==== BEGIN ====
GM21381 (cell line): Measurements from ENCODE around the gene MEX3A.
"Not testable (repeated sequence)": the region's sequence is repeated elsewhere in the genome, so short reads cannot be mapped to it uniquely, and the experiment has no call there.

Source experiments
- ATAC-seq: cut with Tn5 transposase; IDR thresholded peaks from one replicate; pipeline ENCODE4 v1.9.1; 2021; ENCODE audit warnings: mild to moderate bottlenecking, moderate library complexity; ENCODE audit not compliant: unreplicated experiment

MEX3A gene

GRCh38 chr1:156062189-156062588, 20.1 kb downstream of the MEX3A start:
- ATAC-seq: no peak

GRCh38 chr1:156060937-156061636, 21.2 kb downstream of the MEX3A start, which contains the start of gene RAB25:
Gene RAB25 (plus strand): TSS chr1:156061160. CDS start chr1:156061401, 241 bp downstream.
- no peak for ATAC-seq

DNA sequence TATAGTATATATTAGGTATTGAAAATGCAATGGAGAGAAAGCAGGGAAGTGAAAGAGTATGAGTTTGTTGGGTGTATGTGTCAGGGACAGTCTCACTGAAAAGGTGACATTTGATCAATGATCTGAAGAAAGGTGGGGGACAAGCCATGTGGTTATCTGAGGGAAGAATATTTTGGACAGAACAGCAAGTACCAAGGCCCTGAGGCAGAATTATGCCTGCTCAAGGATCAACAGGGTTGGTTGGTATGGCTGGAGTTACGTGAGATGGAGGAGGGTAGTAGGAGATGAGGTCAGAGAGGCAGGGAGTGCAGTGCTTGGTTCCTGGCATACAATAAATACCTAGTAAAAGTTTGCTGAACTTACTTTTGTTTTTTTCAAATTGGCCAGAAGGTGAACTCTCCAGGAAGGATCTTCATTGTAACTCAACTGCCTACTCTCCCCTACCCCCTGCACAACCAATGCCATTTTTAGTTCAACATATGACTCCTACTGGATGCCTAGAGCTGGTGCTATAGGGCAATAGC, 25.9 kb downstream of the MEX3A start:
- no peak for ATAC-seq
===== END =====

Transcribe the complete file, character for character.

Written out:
GM21381 (cell line): Measurements from ENCODE around the gene MEX3A.
"Not testable (repeated sequence)": the region's sequence is repeated elsewhere in the genome, so short reads cannot be mapped to it uniquely, and the experiment has no call there.

Source experiments
- ATAC-seq: cut with Tn5 transposase; IDR thresholded peaks from one replicate; pipeline ENCODE4 v1.9.1; 2021; ENCODE audit warnings: mild to moderate bottlenecking, moderate library complexity; ENCODE audit not compliant: unreplicated experiment

MEX3A gene

GRCh38 chr1:156062189-156062588, 20.1 kb downstream of the MEX3A start:
- ATAC-seq: no peak

GRCh38 chr1:156060937-156061636, 21.2 kb downstream of the MEX3A start, which contains the start of gene RAB25:
Gene RAB25 (plus strand): TSS chr1:156061160. CDS start chr1:156061401, 241 bp downstream.
- no peak for ATAC-seq

DNA sequence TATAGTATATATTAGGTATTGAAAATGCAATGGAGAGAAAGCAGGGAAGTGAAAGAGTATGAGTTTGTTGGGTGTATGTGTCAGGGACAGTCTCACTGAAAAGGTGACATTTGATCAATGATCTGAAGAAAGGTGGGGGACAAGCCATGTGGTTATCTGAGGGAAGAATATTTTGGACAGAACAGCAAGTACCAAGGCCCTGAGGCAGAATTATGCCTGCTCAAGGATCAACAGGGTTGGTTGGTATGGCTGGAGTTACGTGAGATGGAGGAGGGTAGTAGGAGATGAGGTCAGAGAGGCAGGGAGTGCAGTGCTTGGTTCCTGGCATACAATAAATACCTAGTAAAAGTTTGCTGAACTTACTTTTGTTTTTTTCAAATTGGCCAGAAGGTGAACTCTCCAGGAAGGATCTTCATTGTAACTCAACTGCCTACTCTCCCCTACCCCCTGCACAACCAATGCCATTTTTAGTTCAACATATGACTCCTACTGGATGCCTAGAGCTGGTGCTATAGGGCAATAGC, 25.9 kb downstream of the MEX3A start:
- no peak for ATAC-seq